For you people out there

I feel more like I do now

than when I first got here

And this in itself

shows that the development

of those

who realise

the aspect of joining a curiosity

which can only develop

after the basic information

is given so that these allegations

cannot be supported

by any contribution

that you might endeavor

What was the question?

My things about prophecies...

when the soothsayer

came onto Caesar

and said it onto Caesar

beware of the Ides of March...

what he really meant was:

beware of the ideology of Marx

You are getting less and less interesting

What?

You are getting less and less interesting

Alright, so, well?

he can cut it out

The world's foremost authority

here he is

Professor Irwin Corey

He often appeared on Steve Allen's late night show

whereon he would end his rambling stand-up routine

with Allen literally chasing him off the stage

I've been in a lot of movies you know

They are all bums... they're all flops

My wife taught how to do this, you know?

Let's kick the Kaiser in his kaister

But there were big people in there

Many times over

Wait a minute, I told you I'm going to Brooklyn.

That's the difference between us,

you're going to Brooklyn and I'm not

Now the secret of cracking boxes

opening safes to you

is based on the presumption that

what is on the inside cannot be outside

and what is on the outside

stop eating we'll have intermission later

that Clara, she had fire in her mouth...

Me, I would settle for a few teeth

Keep eating the carrots, I think they are working

There was Robin Williams

who got me the job in "Jack"

And I remember

I only had one line in the whole play

and the rest of it was called adlib...

...and my line was

It's your birthday Jack make a wish

and I added

"Remember

you are as young as you feel,

not as old as you look".

When you think about entertainers in America,

you think of drugs and perverted sex

and you don't think of family

You don't think of friendship

You don't think of somebody living in New York

You don't think of somebody just as

close to their religion

He called me one day

and asked me to come to the state.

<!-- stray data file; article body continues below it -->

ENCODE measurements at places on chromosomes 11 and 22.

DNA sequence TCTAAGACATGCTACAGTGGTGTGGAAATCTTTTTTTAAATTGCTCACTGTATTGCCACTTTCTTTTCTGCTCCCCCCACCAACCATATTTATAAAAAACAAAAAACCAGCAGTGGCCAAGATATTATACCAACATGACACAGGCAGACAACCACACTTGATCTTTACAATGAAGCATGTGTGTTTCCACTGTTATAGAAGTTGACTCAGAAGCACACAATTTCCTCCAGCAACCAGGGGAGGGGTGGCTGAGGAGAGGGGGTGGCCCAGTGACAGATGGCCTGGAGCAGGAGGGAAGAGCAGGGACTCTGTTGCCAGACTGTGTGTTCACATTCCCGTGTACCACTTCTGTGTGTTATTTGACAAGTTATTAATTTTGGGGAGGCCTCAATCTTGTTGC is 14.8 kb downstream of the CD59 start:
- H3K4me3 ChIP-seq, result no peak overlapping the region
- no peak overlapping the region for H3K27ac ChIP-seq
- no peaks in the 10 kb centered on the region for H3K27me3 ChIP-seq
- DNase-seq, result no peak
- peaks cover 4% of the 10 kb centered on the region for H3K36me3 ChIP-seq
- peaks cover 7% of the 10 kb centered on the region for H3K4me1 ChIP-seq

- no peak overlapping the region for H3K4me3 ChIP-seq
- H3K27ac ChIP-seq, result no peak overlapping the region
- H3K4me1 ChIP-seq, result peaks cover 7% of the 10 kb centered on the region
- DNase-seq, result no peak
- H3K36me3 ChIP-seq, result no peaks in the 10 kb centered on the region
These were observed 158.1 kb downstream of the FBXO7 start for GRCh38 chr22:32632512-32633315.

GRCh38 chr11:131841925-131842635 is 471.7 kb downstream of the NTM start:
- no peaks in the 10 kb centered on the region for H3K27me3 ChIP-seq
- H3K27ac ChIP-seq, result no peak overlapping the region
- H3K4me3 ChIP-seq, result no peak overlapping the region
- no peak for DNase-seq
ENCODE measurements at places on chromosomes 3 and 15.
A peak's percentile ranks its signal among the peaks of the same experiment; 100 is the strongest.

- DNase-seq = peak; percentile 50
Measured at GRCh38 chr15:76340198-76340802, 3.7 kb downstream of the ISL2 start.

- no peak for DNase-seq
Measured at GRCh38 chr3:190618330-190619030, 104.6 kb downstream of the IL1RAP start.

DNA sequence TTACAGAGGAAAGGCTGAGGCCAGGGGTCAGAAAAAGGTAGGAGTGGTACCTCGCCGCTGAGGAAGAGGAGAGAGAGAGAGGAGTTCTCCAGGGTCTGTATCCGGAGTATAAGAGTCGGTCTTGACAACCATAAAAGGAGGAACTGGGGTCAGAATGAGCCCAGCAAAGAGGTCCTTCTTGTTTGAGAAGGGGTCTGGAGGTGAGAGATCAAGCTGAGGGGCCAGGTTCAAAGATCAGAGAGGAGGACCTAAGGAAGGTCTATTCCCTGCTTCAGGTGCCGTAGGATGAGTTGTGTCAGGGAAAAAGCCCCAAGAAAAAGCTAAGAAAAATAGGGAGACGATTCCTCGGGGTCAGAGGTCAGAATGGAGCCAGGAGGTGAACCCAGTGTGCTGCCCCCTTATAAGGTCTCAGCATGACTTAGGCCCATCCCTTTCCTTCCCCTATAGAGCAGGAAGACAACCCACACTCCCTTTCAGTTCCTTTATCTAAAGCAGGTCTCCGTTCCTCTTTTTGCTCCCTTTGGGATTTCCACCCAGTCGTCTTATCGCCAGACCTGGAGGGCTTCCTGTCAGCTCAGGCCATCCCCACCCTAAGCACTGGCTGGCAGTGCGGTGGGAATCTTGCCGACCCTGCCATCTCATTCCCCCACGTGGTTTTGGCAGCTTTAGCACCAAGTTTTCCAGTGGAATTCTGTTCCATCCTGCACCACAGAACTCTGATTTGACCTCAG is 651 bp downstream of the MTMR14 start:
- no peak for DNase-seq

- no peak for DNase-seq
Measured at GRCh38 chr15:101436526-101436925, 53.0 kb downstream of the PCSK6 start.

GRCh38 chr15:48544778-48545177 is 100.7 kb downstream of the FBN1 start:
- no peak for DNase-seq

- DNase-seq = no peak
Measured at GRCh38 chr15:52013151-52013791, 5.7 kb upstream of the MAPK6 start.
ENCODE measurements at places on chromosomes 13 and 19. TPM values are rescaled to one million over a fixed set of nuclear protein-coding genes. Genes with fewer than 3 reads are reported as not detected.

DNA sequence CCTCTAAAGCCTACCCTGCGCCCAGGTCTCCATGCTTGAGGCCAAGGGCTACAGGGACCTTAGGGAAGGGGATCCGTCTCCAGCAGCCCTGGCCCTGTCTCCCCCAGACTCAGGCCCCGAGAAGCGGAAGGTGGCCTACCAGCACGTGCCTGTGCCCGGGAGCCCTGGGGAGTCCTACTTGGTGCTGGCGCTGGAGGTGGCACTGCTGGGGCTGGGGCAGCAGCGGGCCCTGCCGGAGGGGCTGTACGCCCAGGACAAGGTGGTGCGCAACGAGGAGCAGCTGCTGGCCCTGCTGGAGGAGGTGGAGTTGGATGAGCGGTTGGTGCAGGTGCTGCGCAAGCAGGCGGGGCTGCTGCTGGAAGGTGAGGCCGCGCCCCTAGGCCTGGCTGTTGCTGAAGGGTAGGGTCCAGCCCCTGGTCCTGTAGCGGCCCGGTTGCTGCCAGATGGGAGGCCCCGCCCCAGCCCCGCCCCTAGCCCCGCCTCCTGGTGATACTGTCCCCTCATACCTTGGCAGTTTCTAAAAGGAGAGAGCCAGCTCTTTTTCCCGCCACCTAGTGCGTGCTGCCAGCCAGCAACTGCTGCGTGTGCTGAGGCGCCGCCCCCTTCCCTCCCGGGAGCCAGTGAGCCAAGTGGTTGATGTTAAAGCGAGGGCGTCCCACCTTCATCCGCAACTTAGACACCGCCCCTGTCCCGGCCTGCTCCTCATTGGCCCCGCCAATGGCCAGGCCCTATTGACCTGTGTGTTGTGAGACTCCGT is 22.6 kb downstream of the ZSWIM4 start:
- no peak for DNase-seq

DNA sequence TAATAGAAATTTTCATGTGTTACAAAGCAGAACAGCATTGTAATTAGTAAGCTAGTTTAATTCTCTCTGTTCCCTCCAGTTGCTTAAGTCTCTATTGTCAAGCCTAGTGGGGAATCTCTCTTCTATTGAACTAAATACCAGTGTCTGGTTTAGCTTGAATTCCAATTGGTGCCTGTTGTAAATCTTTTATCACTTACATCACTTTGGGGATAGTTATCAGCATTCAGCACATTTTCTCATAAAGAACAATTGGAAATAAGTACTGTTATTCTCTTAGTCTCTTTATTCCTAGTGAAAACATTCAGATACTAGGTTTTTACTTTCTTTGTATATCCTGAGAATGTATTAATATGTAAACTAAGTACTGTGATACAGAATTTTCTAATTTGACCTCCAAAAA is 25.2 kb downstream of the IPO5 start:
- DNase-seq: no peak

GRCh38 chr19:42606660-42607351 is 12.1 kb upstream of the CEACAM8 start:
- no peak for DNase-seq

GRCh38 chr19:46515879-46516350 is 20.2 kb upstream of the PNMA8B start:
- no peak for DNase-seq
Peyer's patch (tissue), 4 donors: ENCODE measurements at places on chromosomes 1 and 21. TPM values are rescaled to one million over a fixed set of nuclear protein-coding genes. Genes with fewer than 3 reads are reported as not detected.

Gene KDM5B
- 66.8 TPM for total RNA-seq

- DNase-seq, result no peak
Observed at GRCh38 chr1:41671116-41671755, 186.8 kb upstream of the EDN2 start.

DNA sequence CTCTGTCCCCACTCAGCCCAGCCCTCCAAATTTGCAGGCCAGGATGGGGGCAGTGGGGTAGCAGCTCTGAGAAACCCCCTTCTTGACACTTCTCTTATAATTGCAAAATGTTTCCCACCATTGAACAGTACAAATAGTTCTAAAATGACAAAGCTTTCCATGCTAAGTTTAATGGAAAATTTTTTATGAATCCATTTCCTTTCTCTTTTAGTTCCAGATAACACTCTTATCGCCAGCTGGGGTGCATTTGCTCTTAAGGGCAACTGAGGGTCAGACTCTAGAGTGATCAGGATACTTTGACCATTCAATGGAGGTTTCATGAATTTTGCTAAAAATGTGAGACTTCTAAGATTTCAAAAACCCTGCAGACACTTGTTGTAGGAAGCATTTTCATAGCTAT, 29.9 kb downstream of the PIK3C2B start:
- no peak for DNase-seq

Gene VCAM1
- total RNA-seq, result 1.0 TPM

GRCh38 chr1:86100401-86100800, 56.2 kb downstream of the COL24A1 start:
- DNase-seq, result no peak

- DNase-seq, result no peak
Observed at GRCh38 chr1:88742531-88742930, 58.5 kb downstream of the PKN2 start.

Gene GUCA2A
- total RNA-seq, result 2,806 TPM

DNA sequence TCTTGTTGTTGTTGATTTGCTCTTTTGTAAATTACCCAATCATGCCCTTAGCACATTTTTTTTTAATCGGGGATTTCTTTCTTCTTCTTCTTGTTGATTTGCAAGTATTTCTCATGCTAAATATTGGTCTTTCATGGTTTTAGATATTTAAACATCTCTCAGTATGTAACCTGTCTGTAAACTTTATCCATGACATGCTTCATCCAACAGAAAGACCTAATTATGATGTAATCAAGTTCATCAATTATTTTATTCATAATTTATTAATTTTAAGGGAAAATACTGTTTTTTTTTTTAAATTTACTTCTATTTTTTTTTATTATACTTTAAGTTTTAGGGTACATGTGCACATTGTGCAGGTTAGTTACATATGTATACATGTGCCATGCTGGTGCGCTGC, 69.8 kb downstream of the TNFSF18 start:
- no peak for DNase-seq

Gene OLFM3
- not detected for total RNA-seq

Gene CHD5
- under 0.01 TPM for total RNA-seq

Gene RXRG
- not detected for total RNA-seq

I don't know what the fuck state it was.

what? who is this?

So, you just think!

One day when you look around

fot the good things America has produced

You have got to do it right

and in order to do it right

you have got to have an Indian with you

and a woman

because they used to burn her at the stake

I never understood that.

So if one day

all the Indians and all the people who's been misused

get to pick

some of the beautiful spirits that America produced

his would be one of them

I'm talking about your peers,

about people who know

what beautiful spirits look like.

So hats off to the brother and the family

and we say thank you

On a beautiful May morning in 2011

their son Richard

found Fran on the floor of the living room

She was rushed to hospital

where after a month she passed away

You know

I knew a fellow that

cheated in solitaire

As someone who has remained upbeat for most of his life

Irwin is sad and lonely without Fran

My wife passed away just recently

and this poem fits her to the T

"She was a wonderful woman,

with me for 71 years

Anybody who can stand me for 71 years

must have some character

And I want to say

I miss her

the day she passed away

I missed her

my house is empty without her

empty, empty

Only the loneliness and you remain

all other things are wasted and worn away

The sights and sounds

once vivid are resolved

It will blend in backgrounds somber grain

Against which stand edge biting sharp and clear

my ardent love

and memories deep pain

and minds created of your image

that alone with solitude remain

We call on this particular moment

as a fade out

into a different mood

into a different light...

Irwin is 98

He still travels, gigs and makes appearances

However,

what we must understand is:

we should have a little more respect

for John Wayne

After all if it wasn't for John Wayne,

we would have lost the Vietnam war

even in the movies